Concepts of Chemical Bonding Chemical Bonding 2009, Prentice-Hall, Inc. Chemical Bonds Three basic types of bonds Ionic Electrostatic attraction between ions
Covalent Sharing of electrons Metallic Metal atoms bonded to several other atoms Chemical Bonding 2009, Prentice-Hall, Inc. Ionic Bonding Chemical Bonding
2009, Prentice-Hall, Inc. Energetics of Ionic Bonding As we saw in the last chapter, it takes 495 kJ/mol to remove electrons from sodium. Chemical Bonding 2009, Prentice-Hall, Inc. Energetics of Ionic Bonding
We get 349 kJ/mol back by giving electrons to chlorine. Chemical Bonding 2009, Prentice-Hall, Inc. Energetics of Ionic Bonding But these numbers dont explain why the reaction of sodium metal and
chlorine gas to form sodium chloride is so exothermic! Chemical Bonding 2009, Prentice-Hall, Inc. Energetics of Ionic Bonding There must be a third piece to the puzzle. What is as yet unaccounted for is
the electrostatic attraction between the newly-formed sodium cation and chloride anion. Chemical Bonding 2009, Prentice-Hall, Inc. Lattice Energy This third piece of the puzzle is the lattice energy: The energy required to completely separate a mole
of a solid ionic compound into its gaseous ions. The energy associated with electrostatic interactions is governed by Coulombs law: Q1Q2 Eel = d Chemical Bonding 2009, Prentice-Hall, Inc. Lattice Energy Lattice energy, then, increases with the charge on
the ions. It also increases with decreasing size of ions. Chemical Bonding 2009, Prentice-Hall, Inc. Energetics of Ionic Bonding By accounting for all three energies (ionization energy, electron affinity, and
lattice energy), we can get a good idea of the energetics involved in such a process. Chemical Bonding 2009, Prentice-Hall, Inc. Energetics of Ionic Bonding These phenomena also helps explain the octet rule.
Metals, for instance, tend to stop losing electrons once they attain a noble gas configuration because energy would be expended that cannot be overcome by lattice energies. Chemical Bonding 2009, Prentice-Hall, Inc. Covalent Bonding In covalent bonds atoms share electrons. There are several electrostatic interactions in these bonds:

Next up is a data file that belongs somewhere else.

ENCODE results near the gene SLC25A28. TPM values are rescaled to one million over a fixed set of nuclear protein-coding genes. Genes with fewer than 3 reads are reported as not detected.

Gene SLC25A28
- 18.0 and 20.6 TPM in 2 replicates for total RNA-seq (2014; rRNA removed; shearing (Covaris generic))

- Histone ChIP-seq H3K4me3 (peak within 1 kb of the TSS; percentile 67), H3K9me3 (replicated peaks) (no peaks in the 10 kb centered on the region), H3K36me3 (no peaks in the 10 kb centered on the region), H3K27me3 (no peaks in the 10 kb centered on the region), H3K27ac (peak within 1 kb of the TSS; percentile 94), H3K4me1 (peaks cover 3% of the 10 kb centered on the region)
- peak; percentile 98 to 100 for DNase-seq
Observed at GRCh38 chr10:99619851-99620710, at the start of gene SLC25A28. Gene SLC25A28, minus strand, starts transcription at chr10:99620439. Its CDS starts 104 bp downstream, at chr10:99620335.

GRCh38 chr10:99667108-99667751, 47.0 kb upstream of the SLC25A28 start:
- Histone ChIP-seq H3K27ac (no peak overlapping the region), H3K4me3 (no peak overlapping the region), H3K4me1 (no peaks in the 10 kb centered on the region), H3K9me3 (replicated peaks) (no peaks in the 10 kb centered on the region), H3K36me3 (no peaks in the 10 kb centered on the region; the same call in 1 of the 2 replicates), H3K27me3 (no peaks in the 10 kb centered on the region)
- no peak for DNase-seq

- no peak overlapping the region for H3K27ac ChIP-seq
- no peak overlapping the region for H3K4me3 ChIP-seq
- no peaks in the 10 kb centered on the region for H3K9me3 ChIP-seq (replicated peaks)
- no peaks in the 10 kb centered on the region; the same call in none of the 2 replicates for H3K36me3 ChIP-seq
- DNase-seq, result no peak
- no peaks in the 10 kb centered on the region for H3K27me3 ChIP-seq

Attractions between electrons and nuclei Repulsions between electrons Repulsions between nuclei Chemical Bonding 2009, Prentice-Hall, Inc. Polar Covalent Bonds Though atoms often form compounds by sharing electrons, the electrons are not always shared equally.
Fluorine pulls harder on the electrons it shares with hydrogen than hydrogen does. Therefore, the fluorine end of the molecule has more electron density than the hydrogen end. Chemical Bonding 2009, Prentice-Hall, Inc. Electronegativity Electronegativity is the ability of atoms in a
molecule to attract electrons to themselves. On the periodic chart, electronegativity increases as you go from left to right across a row. from the bottom to the top of a column. Chemical Bonding 2009, Prentice-Hall, Inc.
Polar Covalent Bonds When two atoms share electrons unequally, a bond dipole results. The dipole moment, , produced by two equal but opposite charges separated by a distance, r, is calculated: = Qr It is measured in debyes (D). Chemical Bonding 2009, Prentice-Hall, Inc.
Venturing Leader Specific Training Reminder to instructors: Check the notes pages of this presentation for the complete text of the Venturing Leader Specific Training This is a "hidden slide" and will not show in the presentation.
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